The Non Required

I want to be a private equity pig
August 5, 2007, 11:38 pm
Filed under: Big deal, C'est triste

Henry Kravis, Stephen Schwarzman, Peter Peterson. Ring a bell? Maybe not. Those guys are the princes of private equity (the key buzzword in B-schools nowadays). According to Forbes, Kravis is worth $2.6 billion. Peterson made $1.88 billion when his ludicrously Savile Row named Balckstone Group went public last month. So, who wouldn’t like to be a private equity king?

Property is a freedom dear to all of us. We’re all greedy. Especially Kravis & Co. Henry and his friends have paid a visit to the Congress wielding their check books in an effort to save a tax provision that allows them to pay an income tax of 15% rather than the normal rate of 35%. Basically, those guys want to enjoy a lower tax rate than the people who clean their toilets. I just love this move. My friend, that’s capitalism, the magic supposed to turn our individual greed into general prosperity.


13 Comments so far
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Ok, those guys from KKR are billionaires and they may pay only 15% of Income tax this year (which is already a huge amount by the way) but do not forget that Private Equity firms are in general really adding value to different firms that they own. A recent study from BBG magazine showed that as those PE gurus are bringing with them corporate knowledge , Industry expertise, cash flows to balance sheet; during last 50 years, corporate company formerly owned by Private Equity posted +20%-30% higher Income than regular company in similar industry. Don’t be jaleous, work hard and may be one day, KKR will come and buy your company so you can retire in your beautifull island with prosperity.

Comment by Nj

Nj. I have so much to tell you…
(1) Merit is no basis for justifying such a behavior. Private equity may contribute to make our world a better place. I agree. But, it’s also good to have someone else clean our toilets, right?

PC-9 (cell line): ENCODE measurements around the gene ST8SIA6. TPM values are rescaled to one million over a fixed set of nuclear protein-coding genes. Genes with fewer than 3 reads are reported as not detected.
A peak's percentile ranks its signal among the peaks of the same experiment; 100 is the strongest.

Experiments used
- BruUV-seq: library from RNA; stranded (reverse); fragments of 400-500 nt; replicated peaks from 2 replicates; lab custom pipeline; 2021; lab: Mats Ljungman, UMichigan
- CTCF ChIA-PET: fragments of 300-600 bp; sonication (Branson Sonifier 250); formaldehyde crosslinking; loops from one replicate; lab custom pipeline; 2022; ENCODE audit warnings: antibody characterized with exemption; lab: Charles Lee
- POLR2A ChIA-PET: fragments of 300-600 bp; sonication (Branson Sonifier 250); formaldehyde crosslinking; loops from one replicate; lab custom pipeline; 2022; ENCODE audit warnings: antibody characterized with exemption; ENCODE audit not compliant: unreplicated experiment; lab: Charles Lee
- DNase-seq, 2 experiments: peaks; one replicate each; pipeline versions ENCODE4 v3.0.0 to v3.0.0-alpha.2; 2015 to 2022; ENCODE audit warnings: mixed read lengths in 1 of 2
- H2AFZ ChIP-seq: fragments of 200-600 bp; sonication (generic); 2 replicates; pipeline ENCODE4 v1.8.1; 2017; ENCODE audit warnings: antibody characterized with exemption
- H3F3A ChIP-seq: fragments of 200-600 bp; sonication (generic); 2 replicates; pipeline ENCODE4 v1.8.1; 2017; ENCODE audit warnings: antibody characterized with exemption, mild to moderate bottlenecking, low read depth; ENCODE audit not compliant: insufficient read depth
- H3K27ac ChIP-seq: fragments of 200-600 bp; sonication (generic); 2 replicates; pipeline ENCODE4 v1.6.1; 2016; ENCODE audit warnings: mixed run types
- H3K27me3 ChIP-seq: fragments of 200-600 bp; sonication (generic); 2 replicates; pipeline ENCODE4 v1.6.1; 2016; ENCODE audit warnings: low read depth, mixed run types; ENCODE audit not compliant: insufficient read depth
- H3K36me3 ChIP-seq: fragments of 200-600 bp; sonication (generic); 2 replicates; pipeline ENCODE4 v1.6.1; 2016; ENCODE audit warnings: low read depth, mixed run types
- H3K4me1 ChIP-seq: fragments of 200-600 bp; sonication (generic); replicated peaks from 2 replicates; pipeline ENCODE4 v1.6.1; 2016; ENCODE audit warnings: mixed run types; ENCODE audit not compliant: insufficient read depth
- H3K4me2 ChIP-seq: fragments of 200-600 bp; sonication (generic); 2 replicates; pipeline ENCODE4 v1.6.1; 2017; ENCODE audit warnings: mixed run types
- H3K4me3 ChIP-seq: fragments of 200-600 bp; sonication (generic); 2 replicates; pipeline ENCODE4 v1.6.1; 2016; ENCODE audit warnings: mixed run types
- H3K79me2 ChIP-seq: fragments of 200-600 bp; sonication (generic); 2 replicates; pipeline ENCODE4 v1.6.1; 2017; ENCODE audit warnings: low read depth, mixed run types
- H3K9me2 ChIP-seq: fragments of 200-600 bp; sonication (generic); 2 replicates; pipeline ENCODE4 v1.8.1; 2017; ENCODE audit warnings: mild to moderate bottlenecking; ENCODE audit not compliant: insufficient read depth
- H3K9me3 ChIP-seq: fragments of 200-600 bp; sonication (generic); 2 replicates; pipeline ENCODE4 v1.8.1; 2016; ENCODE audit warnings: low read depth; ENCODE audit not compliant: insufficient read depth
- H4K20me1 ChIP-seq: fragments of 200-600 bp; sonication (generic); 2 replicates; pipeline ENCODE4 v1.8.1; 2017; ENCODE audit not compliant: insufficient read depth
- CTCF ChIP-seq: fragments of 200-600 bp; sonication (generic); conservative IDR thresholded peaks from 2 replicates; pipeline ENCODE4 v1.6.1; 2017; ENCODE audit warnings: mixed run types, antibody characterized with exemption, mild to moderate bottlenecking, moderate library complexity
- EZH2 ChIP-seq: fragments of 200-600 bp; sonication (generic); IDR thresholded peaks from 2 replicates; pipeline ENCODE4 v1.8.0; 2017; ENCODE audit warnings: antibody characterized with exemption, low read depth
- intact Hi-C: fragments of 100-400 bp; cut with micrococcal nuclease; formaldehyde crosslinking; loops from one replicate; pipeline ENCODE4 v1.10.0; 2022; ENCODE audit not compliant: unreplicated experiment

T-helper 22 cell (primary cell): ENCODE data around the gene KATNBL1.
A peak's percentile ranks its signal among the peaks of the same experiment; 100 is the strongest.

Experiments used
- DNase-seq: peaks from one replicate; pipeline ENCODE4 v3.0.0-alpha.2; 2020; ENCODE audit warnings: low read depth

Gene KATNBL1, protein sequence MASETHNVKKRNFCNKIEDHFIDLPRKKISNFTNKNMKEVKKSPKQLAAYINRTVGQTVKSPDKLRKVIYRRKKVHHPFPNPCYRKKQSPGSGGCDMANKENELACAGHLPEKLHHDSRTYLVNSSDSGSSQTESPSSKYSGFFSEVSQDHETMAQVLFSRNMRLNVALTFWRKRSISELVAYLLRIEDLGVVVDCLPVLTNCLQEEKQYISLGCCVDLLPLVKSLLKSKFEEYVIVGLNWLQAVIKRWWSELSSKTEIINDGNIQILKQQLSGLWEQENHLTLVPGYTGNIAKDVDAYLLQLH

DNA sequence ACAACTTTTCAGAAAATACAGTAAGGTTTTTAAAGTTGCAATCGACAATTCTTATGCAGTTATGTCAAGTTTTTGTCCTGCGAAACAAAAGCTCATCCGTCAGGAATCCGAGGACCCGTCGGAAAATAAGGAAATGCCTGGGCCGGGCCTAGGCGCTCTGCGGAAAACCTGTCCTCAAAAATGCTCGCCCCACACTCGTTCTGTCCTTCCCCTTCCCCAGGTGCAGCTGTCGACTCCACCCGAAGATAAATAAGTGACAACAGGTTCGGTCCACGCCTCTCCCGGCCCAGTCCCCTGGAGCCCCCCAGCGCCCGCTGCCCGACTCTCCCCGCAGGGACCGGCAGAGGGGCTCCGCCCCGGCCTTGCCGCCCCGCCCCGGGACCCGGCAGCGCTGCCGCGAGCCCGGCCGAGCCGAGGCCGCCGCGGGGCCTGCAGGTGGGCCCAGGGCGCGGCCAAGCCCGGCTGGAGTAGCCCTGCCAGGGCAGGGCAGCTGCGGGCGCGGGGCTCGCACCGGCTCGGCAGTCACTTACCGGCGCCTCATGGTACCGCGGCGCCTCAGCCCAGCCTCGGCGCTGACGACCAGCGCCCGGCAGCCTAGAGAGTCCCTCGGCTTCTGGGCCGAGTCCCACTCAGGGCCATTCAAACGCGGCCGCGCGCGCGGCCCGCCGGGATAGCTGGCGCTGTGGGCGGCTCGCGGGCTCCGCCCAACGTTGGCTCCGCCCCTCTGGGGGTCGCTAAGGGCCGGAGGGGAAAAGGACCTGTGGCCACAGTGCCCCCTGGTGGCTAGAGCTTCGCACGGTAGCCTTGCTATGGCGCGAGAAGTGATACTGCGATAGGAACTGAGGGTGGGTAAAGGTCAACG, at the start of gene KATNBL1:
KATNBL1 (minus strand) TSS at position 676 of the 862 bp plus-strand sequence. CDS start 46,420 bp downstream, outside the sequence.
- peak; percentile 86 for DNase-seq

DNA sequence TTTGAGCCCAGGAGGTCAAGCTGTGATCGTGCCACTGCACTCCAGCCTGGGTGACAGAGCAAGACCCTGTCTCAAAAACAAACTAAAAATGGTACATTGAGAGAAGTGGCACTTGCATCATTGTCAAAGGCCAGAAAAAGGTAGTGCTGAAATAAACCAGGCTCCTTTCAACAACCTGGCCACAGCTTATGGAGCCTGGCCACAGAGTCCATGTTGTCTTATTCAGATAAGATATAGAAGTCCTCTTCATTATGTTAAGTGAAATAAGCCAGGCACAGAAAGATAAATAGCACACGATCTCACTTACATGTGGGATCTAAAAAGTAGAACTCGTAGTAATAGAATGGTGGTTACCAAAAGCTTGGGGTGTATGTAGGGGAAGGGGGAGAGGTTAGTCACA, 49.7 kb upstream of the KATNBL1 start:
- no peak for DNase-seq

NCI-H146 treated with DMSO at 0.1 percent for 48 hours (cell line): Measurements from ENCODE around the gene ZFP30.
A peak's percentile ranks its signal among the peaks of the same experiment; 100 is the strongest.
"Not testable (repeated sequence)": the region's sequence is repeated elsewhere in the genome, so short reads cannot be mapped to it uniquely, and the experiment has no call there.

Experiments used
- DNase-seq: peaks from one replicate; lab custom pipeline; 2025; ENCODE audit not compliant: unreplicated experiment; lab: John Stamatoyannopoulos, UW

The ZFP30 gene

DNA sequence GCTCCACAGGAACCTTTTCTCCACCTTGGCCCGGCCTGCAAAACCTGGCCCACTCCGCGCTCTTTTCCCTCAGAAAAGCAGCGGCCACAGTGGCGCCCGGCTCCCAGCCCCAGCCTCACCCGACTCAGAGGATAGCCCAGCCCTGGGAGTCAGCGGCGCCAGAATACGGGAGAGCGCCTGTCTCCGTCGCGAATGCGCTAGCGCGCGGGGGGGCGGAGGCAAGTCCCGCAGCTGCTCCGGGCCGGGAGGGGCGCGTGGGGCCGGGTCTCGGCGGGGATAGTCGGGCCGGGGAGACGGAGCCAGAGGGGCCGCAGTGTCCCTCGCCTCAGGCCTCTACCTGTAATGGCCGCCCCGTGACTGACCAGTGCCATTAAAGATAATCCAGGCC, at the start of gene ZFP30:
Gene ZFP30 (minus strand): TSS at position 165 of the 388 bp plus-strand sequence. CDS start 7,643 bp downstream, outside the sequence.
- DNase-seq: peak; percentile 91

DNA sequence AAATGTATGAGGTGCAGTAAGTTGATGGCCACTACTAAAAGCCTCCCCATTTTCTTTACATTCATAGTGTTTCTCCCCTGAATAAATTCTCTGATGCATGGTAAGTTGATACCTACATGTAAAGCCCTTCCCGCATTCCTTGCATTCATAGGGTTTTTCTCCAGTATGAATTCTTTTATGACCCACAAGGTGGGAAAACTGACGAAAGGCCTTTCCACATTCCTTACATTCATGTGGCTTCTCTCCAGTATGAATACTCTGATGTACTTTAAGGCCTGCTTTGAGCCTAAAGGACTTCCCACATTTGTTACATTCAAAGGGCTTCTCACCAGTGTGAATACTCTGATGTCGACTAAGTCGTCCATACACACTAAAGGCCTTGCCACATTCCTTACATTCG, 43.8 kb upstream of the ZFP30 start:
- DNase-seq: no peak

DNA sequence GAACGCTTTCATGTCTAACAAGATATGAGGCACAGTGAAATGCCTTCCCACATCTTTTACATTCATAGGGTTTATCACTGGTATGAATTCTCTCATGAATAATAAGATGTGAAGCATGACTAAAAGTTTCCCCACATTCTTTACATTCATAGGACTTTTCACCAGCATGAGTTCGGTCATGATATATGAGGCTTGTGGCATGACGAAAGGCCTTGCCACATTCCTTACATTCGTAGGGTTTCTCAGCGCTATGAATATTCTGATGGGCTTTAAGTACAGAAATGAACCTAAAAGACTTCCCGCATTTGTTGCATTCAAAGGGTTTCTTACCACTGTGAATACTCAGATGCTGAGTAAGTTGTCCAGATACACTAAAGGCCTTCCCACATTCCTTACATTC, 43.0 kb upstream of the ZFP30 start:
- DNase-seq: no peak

(2) Arithmetics can help. If 15% of $x billion is a huge amount of money, isn’t 65% of $x billion a decent enough amount to live with?
(3) “(…) work hard and maybe (…) one day you (will) retire in your beautiful island with prosperity.” Hum… Do you really think that only lazy people end up cleaning your toilets?
(4) Jesus was a good bloke. “And Jesus sat over against the treasury, and beheld how the people cast money into the treasury: and many that were rich cast in much. And there came a certain poor widow, and she threw in two mites, which make a farthing. And he called unto him his disciples, and saith unto them, Verily I say unto you, That this poor widow hath cast more in, than all they which have cast into the treasury: For all they did cast in of their abundance; but she of her want did cast in all that she had, even all her living.”

Comment by tnr

Hey a bible reference :). Tnr, you are truly multi-talented. This has the potential to become a fascinating argument so I will grab a chair and some nachos. I will just add that if somehow whatever profits they make from the tax break is used for buying safer uniforms for janitors….
PS: I could not solve your riddle 😦

Comment by lova

Lova. Glad you enjoy the show and let’s hope Nj brings in his bazooka !
PS: You can now put the pieces of the puzzle together.

Comment by tnr

For sure, the same amount doesn’t count the same value. Though, please agree with me that we participate differently to the global economy. If one can give 1 million, let him do so. If one want to save 1 million, that’s right for him!
These last weeks, bloggers all around here were fairly proud of helping orphans. How much did they collect?
If tomorrow, one of of these PE pigs decides to spend a little contribution to Africa, I’m quite sure “little” means “too much” for most of us…